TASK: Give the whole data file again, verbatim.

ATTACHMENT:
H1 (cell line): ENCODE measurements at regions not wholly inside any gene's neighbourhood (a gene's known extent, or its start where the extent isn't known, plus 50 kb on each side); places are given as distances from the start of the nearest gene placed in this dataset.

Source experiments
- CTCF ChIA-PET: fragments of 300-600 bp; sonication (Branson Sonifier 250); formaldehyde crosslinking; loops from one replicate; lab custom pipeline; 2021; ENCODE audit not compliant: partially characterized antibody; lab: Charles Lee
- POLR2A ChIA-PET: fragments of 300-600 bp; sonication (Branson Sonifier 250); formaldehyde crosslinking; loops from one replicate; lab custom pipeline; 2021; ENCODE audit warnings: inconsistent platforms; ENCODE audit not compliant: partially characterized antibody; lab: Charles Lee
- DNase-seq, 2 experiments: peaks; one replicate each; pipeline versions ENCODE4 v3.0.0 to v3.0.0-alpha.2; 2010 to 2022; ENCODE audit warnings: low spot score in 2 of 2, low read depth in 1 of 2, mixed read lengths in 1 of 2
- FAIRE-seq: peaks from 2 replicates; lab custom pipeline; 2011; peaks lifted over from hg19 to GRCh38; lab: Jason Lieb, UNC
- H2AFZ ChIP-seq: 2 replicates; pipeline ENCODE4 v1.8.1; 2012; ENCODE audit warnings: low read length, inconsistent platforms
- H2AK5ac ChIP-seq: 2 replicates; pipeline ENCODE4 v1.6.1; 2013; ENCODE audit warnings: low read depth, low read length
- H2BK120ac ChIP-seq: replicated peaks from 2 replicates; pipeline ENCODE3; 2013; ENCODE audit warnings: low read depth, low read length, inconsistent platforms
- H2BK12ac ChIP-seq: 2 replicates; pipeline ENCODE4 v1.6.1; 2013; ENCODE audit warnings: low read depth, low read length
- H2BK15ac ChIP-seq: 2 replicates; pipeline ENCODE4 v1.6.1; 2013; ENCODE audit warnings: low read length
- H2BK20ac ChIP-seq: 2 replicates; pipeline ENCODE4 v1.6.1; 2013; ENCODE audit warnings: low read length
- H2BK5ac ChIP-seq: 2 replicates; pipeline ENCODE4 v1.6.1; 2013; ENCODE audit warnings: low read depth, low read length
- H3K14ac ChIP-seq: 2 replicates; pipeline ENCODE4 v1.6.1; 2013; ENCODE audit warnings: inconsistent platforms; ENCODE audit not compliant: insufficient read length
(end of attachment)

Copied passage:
H1 (cell line): ENCODE measurements at regions not wholly inside any gene's neighbourhood (a gene's known extent, or its start where the extent isn't known, plus 50 kb on each side); places are given as distances from the start of the nearest gene placed in this dataset.

Source experiments
- CTCF ChIA-PET: fragments of 300-600 bp; sonication (Branson Sonifier 250); formaldehyde crosslinking; loops from one replicate; lab custom pipeline; 2021; ENCODE audit not compliant: partially characterized antibody; lab: Charles Lee
- POLR2A ChIA-PET: fragments of 300-600 bp; sonication (Branson Sonifier 250); formaldehyde crosslinking; loops from one replicate; lab custom pipeline; 2021; ENCODE audit warnings: inconsistent platforms; ENCODE audit not compliant: partially characterized antibody; lab: Charles Lee
- DNase-seq, 2 experiments: peaks; one replicate each; pipeline versions ENCODE4 v3.0.0 to v3.0.0-alpha.2; 2010 to 2022; ENCODE audit warnings: low spot score in 2 of 2, low read depth in 1 of 2, mixed read lengths in 1 of 2
- FAIRE-seq: peaks from 2 replicates; lab custom pipeline; 2011; peaks lifted over from hg19 to GRCh38; lab: Jason Lieb, UNC
- H2AFZ ChIP-seq: 2 replicates; pipeline ENCODE4 v1.8.1; 2012; ENCODE audit warnings: low read length, inconsistent platforms
- H2AK5ac ChIP-seq: 2 replicates; pipeline ENCODE4 v1.6.1; 2013; ENCODE audit warnings: low read depth, low read length
- H2BK120ac ChIP-seq: replicated peaks from 2 replicates; pipeline ENCODE3; 2013; ENCODE audit warnings: low read depth, low read length, inconsistent platforms
- H2BK12ac ChIP-seq: 2 replicates; pipeline ENCODE4 v1.6.1; 2013; ENCODE audit warnings: low read depth, low read length
- H2BK15ac ChIP-seq: 2 replicates; pipeline ENCODE4 v1.6.1; 2013; ENCODE audit warnings: low read length
- H2BK20ac ChIP-seq: 2 replicates; pipeline ENCODE4 v1.6.1; 2013; ENCODE audit warnings: low read length
- H2BK5ac ChIP-seq: 2 replicates; pipeline ENCODE4 v1.6.1; 2013; ENCODE audit warnings: low read depth, low read length
- H3K14ac ChIP-seq: 2 replicates; pipeline ENCODE4 v1.6.1; 2013; ENCODE audit warnings: inconsistent platforms; ENCODE audit not compliant: insufficient read length